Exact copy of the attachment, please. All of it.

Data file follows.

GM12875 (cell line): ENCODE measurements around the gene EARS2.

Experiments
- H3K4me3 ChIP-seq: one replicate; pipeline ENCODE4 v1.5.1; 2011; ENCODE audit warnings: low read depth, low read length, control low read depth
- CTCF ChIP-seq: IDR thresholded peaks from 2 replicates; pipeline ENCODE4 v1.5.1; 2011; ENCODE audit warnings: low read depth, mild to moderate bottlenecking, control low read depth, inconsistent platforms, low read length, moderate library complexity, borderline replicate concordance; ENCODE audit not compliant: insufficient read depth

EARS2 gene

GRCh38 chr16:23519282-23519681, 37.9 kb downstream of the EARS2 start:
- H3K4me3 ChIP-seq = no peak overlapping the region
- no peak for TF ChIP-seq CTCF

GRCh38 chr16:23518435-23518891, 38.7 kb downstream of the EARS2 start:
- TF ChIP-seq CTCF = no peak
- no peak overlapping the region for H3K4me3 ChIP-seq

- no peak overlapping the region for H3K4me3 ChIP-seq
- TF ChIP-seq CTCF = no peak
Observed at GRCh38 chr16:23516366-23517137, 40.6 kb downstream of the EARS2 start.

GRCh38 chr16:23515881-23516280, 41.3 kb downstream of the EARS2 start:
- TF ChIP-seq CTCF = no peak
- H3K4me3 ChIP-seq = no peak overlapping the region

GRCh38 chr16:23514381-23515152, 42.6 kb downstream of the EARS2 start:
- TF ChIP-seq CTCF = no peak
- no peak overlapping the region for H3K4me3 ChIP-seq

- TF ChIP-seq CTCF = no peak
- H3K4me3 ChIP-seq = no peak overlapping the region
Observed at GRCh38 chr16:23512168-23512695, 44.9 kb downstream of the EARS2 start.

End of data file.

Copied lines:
GM12875 (cell line): ENCODE measurements around the gene EARS2.

Experiments
- H3K4me3 ChIP-seq: one replicate; pipeline ENCODE4 v1.5.1; 2011; ENCODE audit warnings: low read depth, low read length, control low read depth
- CTCF ChIP-seq: IDR thresholded peaks from 2 replicates; pipeline ENCODE4 v1.5.1; 2011; ENCODE audit warnings: low read depth, mild to moderate bottlenecking, control low read depth, inconsistent platforms, low read length, moderate library complexity, borderline replicate concordance; ENCODE audit not compliant: insufficient read depth

EARS2 gene

GRCh38 chr16:23519282-23519681, 37.9 kb downstream of the EARS2 start:
- H3K4me3 ChIP-seq = no peak overlapping the region
- no peak for TF ChIP-seq CTCF

GRCh38 chr16:23518435-23518891, 38.7 kb downstream of the EARS2 start:
- TF ChIP-seq CTCF = no peak
- no peak overlapping the region for H3K4me3 ChIP-seq

- no peak overlapping the region for H3K4me3 ChIP-seq
- TF ChIP-seq CTCF = no peak
Observed at GRCh38 chr16:23516366-23517137, 40.6 kb downstream of the EARS2 start.

GRCh38 chr16:23515881-23516280, 41.3 kb downstream of the EARS2 start:
- TF ChIP-seq CTCF = no peak
- H3K4me3 ChIP-seq = no peak overlapping the region

GRCh38 chr16:23514381-23515152, 42.6 kb downstream of the EARS2 start:
- TF ChIP-seq CTCF = no peak
- no peak overlapping the region for H3K4me3 ChIP-seq

- TF ChIP-seq CTCF = no peak
- H3K4me3 ChIP-seq = no peak overlapping the region
Observed at GRCh38 chr16:23512168-23512695, 44.9 kb downstream of the EARS2 start.